Punch,  54 (1868), 16.

Our Combustibles of Common Life



Poetry, Drollery


Chemistry, Military Technology, Organic Chemistry, Politics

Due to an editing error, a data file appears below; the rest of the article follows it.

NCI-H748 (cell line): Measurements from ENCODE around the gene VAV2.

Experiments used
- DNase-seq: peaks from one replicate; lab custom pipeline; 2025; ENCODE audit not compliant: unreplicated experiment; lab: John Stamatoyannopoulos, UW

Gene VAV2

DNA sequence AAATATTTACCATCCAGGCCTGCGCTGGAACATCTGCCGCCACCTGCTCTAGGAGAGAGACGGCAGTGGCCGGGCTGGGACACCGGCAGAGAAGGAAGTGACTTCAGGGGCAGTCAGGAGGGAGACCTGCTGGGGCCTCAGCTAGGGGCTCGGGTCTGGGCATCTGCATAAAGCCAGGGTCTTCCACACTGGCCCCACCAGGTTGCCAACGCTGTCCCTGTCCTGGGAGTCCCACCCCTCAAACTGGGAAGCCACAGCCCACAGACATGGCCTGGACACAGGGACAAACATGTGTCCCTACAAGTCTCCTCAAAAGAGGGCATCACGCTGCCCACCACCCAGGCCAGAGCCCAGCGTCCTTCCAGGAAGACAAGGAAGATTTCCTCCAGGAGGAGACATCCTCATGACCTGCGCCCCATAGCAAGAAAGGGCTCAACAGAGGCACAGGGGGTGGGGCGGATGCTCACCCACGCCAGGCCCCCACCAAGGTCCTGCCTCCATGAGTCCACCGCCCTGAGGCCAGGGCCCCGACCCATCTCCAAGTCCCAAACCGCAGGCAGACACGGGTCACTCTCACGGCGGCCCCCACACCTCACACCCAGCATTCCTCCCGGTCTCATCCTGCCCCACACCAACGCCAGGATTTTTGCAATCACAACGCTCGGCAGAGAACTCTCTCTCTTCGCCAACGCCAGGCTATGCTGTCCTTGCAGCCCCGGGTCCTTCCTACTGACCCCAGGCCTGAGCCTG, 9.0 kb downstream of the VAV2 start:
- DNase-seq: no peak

Containing a description of modern explosives, this poem begins by noting how in the days 'Before Chemistry has started' there was no louder or more damaging explosive than gunpowder. Proceeds to 'Modern chemic science' and details the new explosives including 'the fulminates / Of mercury, and silver', the highly unstable 'chloride of ammonium, / To be named with small encomium', nitroglycerine and gun-cotton, 'all sorts of matches, / To be fired by rubs and scratches', and the volatile hydrocarbons that 'blow all to shatters'. Concludes by considering the consequences of the Romans and Athenians being armed with such weapons.

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